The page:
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The Soft Machine - Seven CD (album) cover

SEVEN

The Soft Machine

 

Canterbury Scene

3.59 | 162 ratings

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daveconn
Prog Reviewer
3 stars SOFT MACHINE settles into a sedate mix of jazz and progressive rock on "Seven", suggesting the mellower side of KING CRIMSON and CAMEL minus the vocal identity. The tracks usually fade into one another, separated by short instrumental segues and occasionally veering into different directions during a single song, led by KARL JENKINS' solos and MIKE RATLEDGE's keyboard patterns. Drummer JOHN MARSHALL takes the spotlight for "D.I.S." but otherwise remains in the background, as does bassist ROY BABBINGTON; for the most part, it's Ratledge who anchors the material. Compared to the work of, say, BRAND X, "Seven" is a dreamy affair, making use of mesmerizing keyboards, percussive effects that evoke wind chimes, bubbling basswork, and horns that occasionally approach the phrasing of a violin (in fact, JEAN-LUC PONTY fans may find this music reassuringly similar). Although the band generates some interesting grooves on "Tarabos" and "Down the Road", even these are contained in well-defined borders.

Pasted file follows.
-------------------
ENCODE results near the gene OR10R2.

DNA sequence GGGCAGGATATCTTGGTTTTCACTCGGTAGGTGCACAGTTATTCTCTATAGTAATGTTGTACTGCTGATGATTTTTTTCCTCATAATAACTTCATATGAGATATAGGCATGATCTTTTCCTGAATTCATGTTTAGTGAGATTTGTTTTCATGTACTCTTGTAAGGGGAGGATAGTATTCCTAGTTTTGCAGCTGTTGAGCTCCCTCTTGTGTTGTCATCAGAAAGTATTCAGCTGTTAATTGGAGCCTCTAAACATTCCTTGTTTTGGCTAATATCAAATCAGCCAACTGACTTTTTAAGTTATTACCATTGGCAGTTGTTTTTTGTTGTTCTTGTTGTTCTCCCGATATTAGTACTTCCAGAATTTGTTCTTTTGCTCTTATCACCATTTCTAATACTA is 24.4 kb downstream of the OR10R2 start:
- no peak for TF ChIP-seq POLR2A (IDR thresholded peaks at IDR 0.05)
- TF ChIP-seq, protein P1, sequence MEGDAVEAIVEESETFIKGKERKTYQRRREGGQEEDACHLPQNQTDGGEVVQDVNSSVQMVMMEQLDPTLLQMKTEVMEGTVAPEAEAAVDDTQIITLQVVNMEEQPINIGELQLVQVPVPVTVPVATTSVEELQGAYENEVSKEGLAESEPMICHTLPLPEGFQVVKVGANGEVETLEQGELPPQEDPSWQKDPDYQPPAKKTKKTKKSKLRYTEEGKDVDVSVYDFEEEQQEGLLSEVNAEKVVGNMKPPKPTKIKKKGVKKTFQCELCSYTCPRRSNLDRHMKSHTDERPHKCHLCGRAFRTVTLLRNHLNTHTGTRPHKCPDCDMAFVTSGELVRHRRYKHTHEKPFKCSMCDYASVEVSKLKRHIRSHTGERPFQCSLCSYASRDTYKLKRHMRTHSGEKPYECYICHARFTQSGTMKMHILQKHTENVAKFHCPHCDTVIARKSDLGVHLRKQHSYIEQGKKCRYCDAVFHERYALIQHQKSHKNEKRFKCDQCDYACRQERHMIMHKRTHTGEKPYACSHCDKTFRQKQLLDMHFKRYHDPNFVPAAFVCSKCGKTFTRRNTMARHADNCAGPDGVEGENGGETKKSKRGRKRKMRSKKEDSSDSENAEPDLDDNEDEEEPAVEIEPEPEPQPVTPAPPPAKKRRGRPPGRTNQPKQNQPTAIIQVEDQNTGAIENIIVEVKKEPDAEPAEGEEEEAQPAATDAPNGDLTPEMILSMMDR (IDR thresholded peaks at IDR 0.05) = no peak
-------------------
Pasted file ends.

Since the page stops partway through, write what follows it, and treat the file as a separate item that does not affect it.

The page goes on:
"Seven" does not boast stunning solos or grandiose ideas; it's understated but effective as a collage of small, soft pieces placed together. Though hardly a jewel in the genre, and limited by a lack of fresh ideas, at least it's not standoffishly noisy.

daveconn | 3/5 |

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